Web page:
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Here is an excellent article on the frequency response of the Widex Moment hearing aids with frequency response charts for different settings. When I compare these charts to the frequency response chart for my Bose QC25 headphones, it becomes obvious that the Moment HAs are not high fidelity for music.
See link: Fresh From the Bench: Widex Moment mRIC RD Hearing Aid | audioXpress
The answer to why many hearing aids are so bad at streaming music is that they are designed primarily for speech and not music.
The characteristics of Moment HAs also affects audiobooks. When I switched from my Bose QC25 headphones to my Moment HAs for listening to an audiobook, I found the previously rich and sonorous reader’s voice became flat and sharp with the HA default streaming settings (Quite ruined my listening to the book). So I went back to the Bose headphones for listening to audiobooks


To the OP (@cjb4), I bet with your kind of ski slope high frequency hearing loss, your definition of high quality streaming music is all about having adequate bass, and not really about high frequency fidelity. The Bose ear buds or other kinds of ear buds give you plenty of low frequency oomphs, creating the perception of higher quality.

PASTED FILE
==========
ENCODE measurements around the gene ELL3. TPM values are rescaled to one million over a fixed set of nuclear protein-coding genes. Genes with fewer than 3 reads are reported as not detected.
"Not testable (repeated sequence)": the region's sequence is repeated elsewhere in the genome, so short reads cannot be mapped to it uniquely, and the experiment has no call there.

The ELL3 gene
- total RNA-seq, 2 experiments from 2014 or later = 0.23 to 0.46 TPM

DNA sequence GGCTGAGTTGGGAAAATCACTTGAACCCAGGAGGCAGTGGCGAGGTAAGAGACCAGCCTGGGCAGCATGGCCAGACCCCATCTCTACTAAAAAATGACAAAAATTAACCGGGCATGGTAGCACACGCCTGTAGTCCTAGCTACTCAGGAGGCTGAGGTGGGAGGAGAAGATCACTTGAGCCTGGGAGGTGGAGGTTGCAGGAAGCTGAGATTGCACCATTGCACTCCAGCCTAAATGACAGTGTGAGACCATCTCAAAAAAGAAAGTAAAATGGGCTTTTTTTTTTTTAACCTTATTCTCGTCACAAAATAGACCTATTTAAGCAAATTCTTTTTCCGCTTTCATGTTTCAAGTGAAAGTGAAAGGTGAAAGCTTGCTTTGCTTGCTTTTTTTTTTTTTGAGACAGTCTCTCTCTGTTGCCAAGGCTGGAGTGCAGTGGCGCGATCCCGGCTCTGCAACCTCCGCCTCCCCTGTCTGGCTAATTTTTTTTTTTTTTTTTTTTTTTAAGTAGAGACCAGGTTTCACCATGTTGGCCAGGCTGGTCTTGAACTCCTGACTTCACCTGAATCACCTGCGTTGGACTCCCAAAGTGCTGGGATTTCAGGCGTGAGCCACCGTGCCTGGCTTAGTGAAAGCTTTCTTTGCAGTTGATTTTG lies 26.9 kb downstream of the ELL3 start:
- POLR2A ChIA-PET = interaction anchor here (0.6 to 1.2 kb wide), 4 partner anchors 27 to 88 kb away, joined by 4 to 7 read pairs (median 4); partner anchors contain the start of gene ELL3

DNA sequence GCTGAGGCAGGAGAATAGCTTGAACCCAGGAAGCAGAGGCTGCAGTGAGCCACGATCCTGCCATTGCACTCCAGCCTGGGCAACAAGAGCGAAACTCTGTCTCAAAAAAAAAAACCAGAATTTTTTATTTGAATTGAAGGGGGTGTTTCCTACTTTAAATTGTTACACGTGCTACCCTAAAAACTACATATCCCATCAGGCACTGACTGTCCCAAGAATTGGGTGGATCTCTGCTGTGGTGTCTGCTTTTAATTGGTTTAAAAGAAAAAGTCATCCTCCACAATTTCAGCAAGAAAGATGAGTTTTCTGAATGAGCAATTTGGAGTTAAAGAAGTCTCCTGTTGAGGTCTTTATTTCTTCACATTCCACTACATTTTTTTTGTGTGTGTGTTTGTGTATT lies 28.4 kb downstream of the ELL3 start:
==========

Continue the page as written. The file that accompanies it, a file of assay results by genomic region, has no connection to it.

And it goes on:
If you’re wearing open domes, which I’m guessing you are based on your kind of hearing loss, then the first issue is that any low frequency amplification from the hearing aids is already lost through the leak out of your open domes’ vents. So you only end up hearing the high frequency amplification, making the music sound tinny to you → hence the bad quality perception.

After all, remember that the Bose ear buds plug up your ears completely, not allowing any of the lows to escape. On top of that, the size of the Bose ear buds, being outside of your ear canal, can afford to be much bigger than the hearing aids’ receivers that have to fit inside your ear canals. So you can’t beat the physics of a larger size ear bud on the outside vs a much smaller HA receiver on the inside of your canal, in terms of low frequency production. So even if you try to plug up your ears to improve the bass perception produced by your hearing aids (like how the ear buds already plug up your ears), the tiny HA receivers inside simply can’t compete with the much bulkier ear buds outside.

In short, you’re comparing apples to oranges as if they’re the same and ignoring that one (the much bulkier ear buds outside) has a distinct advantage over the other (the tiny HA receivers that have to fit inside your ear canals).

The short answer to your question is that it’s really simple physics and it’s apples to oranges that can’t and shouldn’t be compared against each other. It’s like asking why a tiny Honda Civic can’t pull a heavy load like a Ford F350 truck can?